re-scaled using the standard deviations of the two variables. The denominator makes the correlation range from negative 1 to 1.

The Pearson Correlation is also the square root of the R-squared in a linear regression. Recall that the R-squared represents the proportion of variance in one variable that is explained by the second variable.

The Spearman rank correlation is the same as the Pearson correlation, except the variables x and y are converted to ranks before calculating the covariance and standard deviations.

To get the rank IC, calculate the correlation between the ranked Alpha vector and the ranked forward asset returns for a single time period. Repeat this over multiple time periods to get a time series.

You may be wondering why we use the Spearman rank correlation as opposed to the Pearson correlation.That is why do we use ranking?

The answer is because we don't care about being wrong in the right direction.Let's say stock ABC is our top Alpha value in a universe of 2,000 stocks.

Our alpha value will likely be a small positive value, then imagine that ABC outperforms all the other stocks not by a small amount, but by a very large amount.

The Pearson correlation would calculate a lower score effectively penalizing us because we didn't get the relative magnitude correct.

On the other hand, the Spearman rank correlation would not be affected by this. We prefer to use ranking to evaluate our performance because what matters is that our Alpha is still profitable as we had hoped.

## 练习题

The documentation for : factor_infomation_coefficient is here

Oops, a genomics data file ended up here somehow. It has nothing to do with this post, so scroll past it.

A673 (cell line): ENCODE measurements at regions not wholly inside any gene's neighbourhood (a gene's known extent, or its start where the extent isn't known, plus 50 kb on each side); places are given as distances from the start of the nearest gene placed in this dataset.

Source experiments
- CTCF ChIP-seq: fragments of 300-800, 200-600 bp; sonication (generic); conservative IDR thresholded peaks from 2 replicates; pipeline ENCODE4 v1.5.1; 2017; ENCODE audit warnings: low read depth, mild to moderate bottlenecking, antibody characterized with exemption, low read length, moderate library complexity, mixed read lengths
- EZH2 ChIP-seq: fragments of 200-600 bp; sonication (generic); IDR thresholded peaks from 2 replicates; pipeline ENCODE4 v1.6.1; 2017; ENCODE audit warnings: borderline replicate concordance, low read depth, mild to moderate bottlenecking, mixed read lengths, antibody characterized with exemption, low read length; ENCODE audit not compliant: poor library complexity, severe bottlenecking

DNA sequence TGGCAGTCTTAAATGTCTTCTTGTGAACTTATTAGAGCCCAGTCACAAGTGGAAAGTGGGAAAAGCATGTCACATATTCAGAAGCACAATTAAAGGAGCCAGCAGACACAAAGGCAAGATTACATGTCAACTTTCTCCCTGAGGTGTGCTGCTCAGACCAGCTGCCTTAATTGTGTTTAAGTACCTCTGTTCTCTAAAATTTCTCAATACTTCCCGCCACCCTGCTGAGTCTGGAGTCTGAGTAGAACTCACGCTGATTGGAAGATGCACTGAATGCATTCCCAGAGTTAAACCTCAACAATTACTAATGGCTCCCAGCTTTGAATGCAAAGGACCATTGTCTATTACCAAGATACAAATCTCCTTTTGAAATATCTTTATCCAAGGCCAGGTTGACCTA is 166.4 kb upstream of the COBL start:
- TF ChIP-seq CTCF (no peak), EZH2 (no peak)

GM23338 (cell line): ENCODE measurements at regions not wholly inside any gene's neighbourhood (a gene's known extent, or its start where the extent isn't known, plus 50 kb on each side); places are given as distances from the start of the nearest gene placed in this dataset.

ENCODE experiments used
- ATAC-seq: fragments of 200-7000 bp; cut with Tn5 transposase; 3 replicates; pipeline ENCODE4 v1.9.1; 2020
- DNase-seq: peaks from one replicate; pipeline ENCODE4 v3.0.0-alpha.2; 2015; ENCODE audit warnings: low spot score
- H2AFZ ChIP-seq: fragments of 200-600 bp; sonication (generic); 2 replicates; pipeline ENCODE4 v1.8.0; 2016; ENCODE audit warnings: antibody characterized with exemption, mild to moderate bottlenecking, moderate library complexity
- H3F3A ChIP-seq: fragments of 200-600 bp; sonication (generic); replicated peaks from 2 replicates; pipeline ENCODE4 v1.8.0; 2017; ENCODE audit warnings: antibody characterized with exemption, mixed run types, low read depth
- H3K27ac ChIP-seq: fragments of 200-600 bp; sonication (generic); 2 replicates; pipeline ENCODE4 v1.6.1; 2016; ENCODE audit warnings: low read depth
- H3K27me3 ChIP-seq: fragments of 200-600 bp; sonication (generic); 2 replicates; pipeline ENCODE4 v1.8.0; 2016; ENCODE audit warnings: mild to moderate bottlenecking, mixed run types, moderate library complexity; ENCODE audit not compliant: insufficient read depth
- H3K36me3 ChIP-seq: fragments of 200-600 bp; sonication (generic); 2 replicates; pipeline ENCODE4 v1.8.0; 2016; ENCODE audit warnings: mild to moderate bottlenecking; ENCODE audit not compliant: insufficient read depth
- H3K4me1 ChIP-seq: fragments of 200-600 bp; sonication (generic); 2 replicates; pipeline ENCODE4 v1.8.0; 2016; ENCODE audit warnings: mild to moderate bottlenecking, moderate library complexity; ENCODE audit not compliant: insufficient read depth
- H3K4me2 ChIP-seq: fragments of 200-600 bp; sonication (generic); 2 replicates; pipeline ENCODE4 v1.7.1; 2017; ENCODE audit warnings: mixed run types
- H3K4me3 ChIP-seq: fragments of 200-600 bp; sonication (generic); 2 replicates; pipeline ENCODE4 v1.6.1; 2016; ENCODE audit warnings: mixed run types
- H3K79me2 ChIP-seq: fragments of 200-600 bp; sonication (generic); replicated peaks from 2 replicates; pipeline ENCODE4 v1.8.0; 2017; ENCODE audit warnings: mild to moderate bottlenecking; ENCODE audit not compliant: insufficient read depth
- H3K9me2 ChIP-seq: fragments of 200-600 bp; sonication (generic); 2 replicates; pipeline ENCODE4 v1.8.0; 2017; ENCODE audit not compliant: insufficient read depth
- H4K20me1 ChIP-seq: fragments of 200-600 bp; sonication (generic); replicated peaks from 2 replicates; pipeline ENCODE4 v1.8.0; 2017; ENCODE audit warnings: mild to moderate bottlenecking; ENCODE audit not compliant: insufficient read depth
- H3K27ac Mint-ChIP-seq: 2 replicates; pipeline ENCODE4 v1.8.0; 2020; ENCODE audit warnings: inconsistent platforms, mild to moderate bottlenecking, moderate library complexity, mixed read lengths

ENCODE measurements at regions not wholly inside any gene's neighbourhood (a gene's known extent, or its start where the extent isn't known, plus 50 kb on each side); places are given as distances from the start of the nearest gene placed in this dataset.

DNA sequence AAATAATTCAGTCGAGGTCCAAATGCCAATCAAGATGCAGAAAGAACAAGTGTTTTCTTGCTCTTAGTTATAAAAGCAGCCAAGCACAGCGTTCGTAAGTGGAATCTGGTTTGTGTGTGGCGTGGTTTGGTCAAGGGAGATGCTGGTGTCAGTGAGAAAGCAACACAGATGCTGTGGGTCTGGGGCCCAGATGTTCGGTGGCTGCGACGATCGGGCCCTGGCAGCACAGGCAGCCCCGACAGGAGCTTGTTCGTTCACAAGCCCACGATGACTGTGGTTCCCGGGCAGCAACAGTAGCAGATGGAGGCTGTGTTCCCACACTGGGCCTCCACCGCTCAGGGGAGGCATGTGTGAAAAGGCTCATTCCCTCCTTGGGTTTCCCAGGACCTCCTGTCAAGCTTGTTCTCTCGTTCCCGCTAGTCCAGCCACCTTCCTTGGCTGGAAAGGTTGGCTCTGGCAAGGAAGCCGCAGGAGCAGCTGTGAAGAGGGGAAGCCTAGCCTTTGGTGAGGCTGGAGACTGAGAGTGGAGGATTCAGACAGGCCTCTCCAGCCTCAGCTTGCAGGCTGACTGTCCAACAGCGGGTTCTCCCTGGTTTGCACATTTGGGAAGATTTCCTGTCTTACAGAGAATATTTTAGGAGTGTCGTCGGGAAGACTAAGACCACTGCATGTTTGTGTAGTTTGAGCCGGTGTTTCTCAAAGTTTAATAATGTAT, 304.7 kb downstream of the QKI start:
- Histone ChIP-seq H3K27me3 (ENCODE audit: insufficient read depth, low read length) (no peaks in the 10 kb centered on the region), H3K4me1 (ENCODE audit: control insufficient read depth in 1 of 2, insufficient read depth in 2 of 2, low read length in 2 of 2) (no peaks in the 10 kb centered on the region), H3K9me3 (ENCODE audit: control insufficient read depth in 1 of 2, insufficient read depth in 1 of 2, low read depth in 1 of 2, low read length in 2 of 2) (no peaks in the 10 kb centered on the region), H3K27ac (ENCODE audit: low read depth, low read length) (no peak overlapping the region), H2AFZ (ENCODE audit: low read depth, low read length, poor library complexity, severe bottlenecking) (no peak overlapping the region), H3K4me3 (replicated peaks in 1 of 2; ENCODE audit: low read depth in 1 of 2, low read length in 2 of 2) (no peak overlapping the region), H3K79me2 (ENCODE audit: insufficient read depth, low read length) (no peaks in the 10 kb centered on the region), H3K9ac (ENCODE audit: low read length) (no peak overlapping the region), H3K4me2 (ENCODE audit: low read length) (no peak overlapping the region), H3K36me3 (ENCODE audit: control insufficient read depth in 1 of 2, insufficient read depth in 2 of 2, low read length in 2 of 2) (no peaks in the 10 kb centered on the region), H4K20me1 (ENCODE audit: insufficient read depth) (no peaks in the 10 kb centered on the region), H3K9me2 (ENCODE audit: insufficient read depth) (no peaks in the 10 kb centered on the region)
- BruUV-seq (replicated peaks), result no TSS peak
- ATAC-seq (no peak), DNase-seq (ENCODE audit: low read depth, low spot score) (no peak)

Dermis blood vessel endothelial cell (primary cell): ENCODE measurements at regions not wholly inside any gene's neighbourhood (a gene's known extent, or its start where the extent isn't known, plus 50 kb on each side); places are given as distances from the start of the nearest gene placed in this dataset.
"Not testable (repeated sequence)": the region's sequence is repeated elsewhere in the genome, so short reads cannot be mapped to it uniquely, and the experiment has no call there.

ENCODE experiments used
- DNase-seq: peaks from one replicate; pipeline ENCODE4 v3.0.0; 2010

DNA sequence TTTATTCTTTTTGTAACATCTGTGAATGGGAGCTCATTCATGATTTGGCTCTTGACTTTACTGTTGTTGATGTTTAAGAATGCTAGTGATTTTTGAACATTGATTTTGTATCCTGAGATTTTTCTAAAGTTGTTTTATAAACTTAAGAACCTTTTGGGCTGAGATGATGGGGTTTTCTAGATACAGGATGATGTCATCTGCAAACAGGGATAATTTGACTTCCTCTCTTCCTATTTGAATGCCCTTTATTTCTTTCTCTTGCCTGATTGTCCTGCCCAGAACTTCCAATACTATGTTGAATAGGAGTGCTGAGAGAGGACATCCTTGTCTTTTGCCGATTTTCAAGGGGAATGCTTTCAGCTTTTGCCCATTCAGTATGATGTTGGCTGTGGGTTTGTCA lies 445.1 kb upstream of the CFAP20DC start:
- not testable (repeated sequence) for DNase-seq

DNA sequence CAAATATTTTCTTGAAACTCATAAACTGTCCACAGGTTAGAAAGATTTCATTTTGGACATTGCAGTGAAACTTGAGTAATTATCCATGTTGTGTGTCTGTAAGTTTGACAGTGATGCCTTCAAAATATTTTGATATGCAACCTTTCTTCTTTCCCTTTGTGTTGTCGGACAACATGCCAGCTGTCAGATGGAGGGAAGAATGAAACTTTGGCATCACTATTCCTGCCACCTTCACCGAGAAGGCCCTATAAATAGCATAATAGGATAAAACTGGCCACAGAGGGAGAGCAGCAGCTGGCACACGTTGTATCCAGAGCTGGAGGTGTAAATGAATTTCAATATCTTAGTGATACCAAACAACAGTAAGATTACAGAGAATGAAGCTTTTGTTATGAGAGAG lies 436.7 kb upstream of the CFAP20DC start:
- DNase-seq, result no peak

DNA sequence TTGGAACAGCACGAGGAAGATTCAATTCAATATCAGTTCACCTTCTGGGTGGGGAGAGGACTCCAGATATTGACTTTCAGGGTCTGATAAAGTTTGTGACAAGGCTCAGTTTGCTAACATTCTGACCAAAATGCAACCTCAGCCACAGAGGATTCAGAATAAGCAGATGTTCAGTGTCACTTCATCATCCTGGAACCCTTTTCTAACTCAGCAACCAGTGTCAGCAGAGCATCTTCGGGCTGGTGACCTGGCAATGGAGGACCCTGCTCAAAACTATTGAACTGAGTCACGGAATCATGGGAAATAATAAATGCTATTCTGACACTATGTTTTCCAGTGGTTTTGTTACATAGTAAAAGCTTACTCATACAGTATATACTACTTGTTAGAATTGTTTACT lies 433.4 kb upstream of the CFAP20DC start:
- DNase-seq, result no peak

Looking at the source code, can you see what scipy function is called in order to calculate the rank IC?

## Install packages

import sys
!{sys.executable} -m pip install -r requirements.txt
import cvxpy as cvx
import numpy as np
import pandas as pd
import time
import os
import quiz_helper
import matplotlib.pyplot as plt
%matplotlib inline
plt.style.use('ggplot')
plt.rcParams['figure.figsize'] = (14, 8)

### data bundle

import os
import quiz_helper
from zipline.data import bundles
os.environ['ZIPLINE_ROOT'] = os.path.join(os.getcwd(), '..', '..','data','module_4_quizzes_eod')
ingest_func = bundles.csvdir.csvdir_equities(['daily'], quiz_helper.EOD_BUNDLE_NAME)
bundles.register(quiz_helper.EOD_BUNDLE_NAME, ingest_func)
print('Data Registered')

### Build pipeline engine

from zipline.pipeline import Pipeline
from zipline.pipeline.factors import AverageDollarVolume
from zipline.utils.calendars import get_calendar

universe = AverageDollarVolume(window_length=120).top(500)
engine = quiz_helper.build_pipeline_engine(bundle_data, trading_calendar)

### View Data露

With the pipeline engine built, let's get the stocks at the end of the period in the universe we're using. We'll use these tickers to generate the returns data for the our risk model.

universe_end_date = pd.Timestamp('2016-01-05', tz='UTC')

universe_tickers = engine\
.run_pipeline(
Pipeline(screen=universe),
universe_end_date,
universe_end_date)\
.index.get_level_values(1)\
.values.tolist()

universe_tickers

Get Returns data

from zipline.data.data_portal import DataPortal

data_portal = DataPortal(